But the Managing Director of Aquavision admits that things are now changing in Ireland. “I actually hosted Enda Kenny here before he became Taoiseach [Prime Minister of Ireland] and he was genuinely, completed energized, pardon the pun, by the concept [of wave energy]. It’s difficult in these times where you’re cutting back investment in hospitals, in public health…and yet we’re going to invest €20 million in a project that isn’t going to bring any real return for 10-15 years”. Herein lies the crux of the problem with the development of marine renewable energy; venture capitalists and traditional investors typically expect a payback within 5 years. Ryan believes that there is a real need for intervention at State level in order to take on risk that private entities are unwilling to, especially over the longer term. In his own words, “The way there’s State involvement in the Space programme, it should be the same with regards to marine energy”.
Future for wave power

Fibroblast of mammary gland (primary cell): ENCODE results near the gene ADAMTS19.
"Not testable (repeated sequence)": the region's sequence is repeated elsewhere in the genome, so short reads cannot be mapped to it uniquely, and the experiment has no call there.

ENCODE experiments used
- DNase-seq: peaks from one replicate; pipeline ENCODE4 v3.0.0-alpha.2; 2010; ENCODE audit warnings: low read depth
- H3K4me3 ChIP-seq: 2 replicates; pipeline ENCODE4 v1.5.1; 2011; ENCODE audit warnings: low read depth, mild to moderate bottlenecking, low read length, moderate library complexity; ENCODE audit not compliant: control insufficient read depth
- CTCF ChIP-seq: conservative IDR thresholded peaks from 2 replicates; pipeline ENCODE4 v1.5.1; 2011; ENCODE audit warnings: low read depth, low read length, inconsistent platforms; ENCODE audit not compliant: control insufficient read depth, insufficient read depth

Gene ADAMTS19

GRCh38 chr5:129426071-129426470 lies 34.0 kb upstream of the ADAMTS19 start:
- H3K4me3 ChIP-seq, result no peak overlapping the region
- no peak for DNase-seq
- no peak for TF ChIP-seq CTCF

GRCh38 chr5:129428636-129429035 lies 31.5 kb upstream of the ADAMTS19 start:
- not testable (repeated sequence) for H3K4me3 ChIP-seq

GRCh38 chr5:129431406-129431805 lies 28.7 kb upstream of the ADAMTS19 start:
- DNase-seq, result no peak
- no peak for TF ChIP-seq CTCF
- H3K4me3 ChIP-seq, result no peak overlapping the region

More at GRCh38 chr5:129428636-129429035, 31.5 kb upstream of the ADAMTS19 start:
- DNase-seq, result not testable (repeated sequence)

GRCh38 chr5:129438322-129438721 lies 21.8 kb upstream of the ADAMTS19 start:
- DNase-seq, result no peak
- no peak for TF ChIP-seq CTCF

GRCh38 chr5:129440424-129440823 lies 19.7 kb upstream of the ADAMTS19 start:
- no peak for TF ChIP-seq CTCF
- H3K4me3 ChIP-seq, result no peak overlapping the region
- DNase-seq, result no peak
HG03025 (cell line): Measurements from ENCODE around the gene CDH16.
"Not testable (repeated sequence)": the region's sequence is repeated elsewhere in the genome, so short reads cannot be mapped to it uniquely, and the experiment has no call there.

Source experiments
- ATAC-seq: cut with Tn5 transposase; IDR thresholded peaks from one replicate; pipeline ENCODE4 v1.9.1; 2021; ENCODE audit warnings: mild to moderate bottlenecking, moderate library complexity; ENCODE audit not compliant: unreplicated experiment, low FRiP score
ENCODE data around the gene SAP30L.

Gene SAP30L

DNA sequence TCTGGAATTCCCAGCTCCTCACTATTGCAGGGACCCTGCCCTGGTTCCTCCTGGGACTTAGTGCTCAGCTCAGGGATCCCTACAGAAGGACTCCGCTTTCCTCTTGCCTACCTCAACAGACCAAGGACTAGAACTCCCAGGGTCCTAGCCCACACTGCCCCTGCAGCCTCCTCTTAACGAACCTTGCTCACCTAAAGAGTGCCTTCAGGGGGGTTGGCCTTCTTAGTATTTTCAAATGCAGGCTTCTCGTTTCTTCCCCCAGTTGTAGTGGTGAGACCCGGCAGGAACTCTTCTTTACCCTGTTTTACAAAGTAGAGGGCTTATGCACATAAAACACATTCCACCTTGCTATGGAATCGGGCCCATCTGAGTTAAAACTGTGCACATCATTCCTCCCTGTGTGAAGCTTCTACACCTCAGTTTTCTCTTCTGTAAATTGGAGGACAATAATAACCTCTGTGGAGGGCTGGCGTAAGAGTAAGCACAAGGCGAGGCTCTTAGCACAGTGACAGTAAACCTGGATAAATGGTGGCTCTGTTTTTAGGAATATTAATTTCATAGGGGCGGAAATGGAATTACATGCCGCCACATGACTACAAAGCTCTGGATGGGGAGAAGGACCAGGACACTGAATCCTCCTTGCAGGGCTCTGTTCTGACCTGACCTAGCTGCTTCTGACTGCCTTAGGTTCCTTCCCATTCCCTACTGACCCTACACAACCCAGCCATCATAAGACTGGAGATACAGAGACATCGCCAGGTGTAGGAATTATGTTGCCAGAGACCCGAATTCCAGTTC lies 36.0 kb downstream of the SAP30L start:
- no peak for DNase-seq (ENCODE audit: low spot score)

So how far away are we from developing wave energy to the point where it can start to have a real impact on energy security and carbon emissions? Often when I’ve talked to local people in Ireland and the UK who are opposed to wind energy, the Great White Hope mentioned on many occasions is that we should be harnessing the power of the ocean instead of building wind farms. “I think wave power has a long way to go in the development of the technology. It could be the late 2030s before we see any scale in wave farms,” he relays to me soberly. “I‘ve been involved with the sector itself for the last 7 years…now most people acknowledge we’re not going to meet any targets [for wave energy] that we’ve set for 2020 or 2030.” To put this in context, the 10MW AMETS project, one of the largest of its kind anywhere, has a potential output equivalent to just two or three modern wind turbines. By implication, wind farms are clearly going to need to play a vital role in our attempts to mitigate climate change in the short to medium term (and perhaps longer).